In 1998, same-sex couples in Belgium began to gain recognition through licensed unions but it was not until 2003 that Parliament legalized same-sex marriage. In 2006 same-sex spouses were given the freedom to adopt kids.
Spain (Date legalized: July 3, 2005)
The Spanish parliament approved same-sex marriage in a vote of 187 to 147, amid intense resistance from religious politicians and the Roman Catholic Church. Which gave succession, marriage and divorce rights to same-sex couples. Jose Luis Rodriguez Zapatero, the progressive prime minister of the nation at the time, introduced the bill shortly after his 2004 victory.
Canada (Date legalized: July 20, 2005)
While Canada’s federal government expanded common law marriage privileges to same-sex spouses in 1999, Canada’s parliament approved same-sex marriage nationally not until 2005. As the governing Conservative Party of Canada sought to revive the discussion back in 2006, Parliament voted against the resolution.
South Africa (Date legalized: Nov. 30, 2006)
In November 2005, the highest court in South Africa ruled that the marriage laws of the nation breached the human rights provisions of the Constitution, and granted the government one year to change the legal concept of marriage to cover same-sex couples. On 14 November 2006, two weeks before the deadline, Parliament voted in a vast majority vote of 230 to 41 to remove the prohibitions on gay marriage
Norway (Date legalized: Jan. 1, 2009)
In 1993, same-sex partners in Norway were given the right to civil unions. Fifteen years later, the government repealed this decision with revised legislation authorizing same-sex spouses to wed, foster babies, and receive state-funded artificial insemination. The Act entered into effect on the first day of 2009.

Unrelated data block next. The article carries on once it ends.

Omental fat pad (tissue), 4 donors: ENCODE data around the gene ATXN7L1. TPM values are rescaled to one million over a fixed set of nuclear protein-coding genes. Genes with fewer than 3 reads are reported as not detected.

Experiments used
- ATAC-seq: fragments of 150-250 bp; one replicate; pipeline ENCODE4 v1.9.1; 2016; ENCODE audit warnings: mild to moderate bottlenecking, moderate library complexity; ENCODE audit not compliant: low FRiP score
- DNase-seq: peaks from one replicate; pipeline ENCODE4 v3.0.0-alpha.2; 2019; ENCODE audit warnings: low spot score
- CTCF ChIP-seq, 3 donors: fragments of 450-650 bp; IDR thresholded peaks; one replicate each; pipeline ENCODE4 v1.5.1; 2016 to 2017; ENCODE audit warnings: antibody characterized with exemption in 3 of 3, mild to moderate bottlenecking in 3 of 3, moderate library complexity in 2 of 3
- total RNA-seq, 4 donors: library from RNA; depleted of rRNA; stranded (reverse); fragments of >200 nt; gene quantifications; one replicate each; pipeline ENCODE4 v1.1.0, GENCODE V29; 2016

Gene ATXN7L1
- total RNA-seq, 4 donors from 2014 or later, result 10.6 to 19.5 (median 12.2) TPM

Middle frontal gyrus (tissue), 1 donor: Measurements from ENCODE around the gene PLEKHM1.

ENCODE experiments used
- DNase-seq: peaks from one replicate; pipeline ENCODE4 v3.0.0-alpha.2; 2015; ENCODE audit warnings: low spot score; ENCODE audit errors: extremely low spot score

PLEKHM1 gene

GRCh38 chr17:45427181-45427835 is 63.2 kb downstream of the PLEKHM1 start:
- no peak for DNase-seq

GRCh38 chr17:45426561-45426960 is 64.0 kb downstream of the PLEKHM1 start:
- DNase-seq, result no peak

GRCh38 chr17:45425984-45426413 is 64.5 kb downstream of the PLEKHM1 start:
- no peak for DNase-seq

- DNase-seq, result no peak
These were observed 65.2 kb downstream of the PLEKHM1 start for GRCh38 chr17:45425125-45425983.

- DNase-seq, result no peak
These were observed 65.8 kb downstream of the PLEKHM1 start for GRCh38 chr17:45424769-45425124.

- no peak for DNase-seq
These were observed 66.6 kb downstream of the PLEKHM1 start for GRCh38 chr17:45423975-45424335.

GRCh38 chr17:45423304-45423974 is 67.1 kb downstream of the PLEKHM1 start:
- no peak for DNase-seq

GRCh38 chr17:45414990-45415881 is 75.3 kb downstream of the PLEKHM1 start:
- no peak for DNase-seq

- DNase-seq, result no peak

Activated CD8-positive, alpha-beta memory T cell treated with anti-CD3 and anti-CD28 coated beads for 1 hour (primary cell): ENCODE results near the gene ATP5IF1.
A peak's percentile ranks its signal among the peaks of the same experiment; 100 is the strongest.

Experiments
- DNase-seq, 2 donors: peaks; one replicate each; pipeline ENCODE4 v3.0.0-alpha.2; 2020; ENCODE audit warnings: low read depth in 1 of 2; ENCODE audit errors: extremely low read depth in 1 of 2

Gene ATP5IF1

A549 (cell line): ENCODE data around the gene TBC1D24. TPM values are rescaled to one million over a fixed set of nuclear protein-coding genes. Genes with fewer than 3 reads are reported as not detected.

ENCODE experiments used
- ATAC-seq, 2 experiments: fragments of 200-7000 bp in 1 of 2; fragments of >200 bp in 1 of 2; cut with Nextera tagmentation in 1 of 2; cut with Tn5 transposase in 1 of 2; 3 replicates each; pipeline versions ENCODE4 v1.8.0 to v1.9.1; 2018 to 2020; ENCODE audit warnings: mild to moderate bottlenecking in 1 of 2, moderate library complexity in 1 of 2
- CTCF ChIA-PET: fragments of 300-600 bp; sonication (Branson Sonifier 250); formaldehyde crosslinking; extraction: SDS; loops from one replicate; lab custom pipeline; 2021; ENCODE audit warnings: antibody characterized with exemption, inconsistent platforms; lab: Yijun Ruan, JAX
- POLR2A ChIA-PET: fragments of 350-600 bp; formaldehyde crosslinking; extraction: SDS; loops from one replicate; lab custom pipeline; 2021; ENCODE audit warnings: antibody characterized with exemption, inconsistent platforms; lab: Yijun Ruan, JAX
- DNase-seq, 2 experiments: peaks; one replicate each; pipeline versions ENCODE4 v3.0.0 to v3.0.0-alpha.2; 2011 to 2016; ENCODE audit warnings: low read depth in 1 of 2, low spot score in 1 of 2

In 2017, Norway’s Lutheran Church, of which about three-quarters of Norwegians adhere, introduced a gender-neutral language that would require same-sex weddings to be conducted by its priests.
Sweden (Date legalized: May 1, 2009)
Same-sex spouses in Sweden could apply for civil unions as early as 1995, but in April 2009, for religious and secular ceremonies, the Swedish Parliament agreed to allow same-sex marriage.
Although the legislation would not include the office of churches, in October 2009 the Lutheran Church of Sweden agreed to allow same-sex weddings to be carried out by its clergy. The same-sex partners had also been given marriage privileges in 2003, as well as artificial insemination privileges in 2005.
Portugal (Date legalized: June 5, 2010)
In early 2010 the Portuguese Parliament enacted a bill authorizing same-sex marriage. The statute was signed in May following review by the Constitutional Court, which entered into force in June 2010. However, the statute did not give the same-sex couples adoption privileges, so it wasn’t until 2015 – following four rounds of legislative motions – that a bill was enacted that provided for adoption.
Iceland (Date legalized: June 27, 2010)
The vote to add the gender-neutral terminology to Iceland’s marriage concept succeeded overwhelmingly in June 2010 in Parliament.